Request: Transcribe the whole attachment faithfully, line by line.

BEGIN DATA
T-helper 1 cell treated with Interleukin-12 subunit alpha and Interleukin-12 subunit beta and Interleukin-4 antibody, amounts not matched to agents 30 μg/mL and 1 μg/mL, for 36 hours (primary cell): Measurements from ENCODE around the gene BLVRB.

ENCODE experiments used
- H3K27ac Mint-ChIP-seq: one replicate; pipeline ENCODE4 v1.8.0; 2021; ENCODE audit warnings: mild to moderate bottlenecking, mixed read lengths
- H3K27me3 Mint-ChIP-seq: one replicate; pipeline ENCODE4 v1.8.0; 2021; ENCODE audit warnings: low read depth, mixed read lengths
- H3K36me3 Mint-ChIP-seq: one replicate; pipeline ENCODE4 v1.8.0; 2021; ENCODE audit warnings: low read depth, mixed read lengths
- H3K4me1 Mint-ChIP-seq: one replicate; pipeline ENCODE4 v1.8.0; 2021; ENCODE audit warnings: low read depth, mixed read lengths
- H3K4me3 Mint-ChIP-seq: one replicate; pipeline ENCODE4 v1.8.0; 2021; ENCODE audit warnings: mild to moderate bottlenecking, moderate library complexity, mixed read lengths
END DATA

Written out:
T-helper 1 cell treated with Interleukin-12 subunit alpha and Interleukin-12 subunit beta and Interleukin-4 antibody, amounts not matched to agents 30 μg/mL and 1 μg/mL, for 36 hours (primary cell): Measurements from ENCODE around the gene BLVRB.

ENCODE experiments used
- H3K27ac Mint-ChIP-seq: one replicate; pipeline ENCODE4 v1.8.0; 2021; ENCODE audit warnings: mild to moderate bottlenecking, mixed read lengths
- H3K27me3 Mint-ChIP-seq: one replicate; pipeline ENCODE4 v1.8.0; 2021; ENCODE audit warnings: low read depth, mixed read lengths
- H3K36me3 Mint-ChIP-seq: one replicate; pipeline ENCODE4 v1.8.0; 2021; ENCODE audit warnings: low read depth, mixed read lengths
- H3K4me1 Mint-ChIP-seq: one replicate; pipeline ENCODE4 v1.8.0; 2021; ENCODE audit warnings: low read depth, mixed read lengths
- H3K4me3 Mint-ChIP-seq: one replicate; pipeline ENCODE4 v1.8.0; 2021; ENCODE audit warnings: mild to moderate bottlenecking, moderate library complexity, mixed read lengths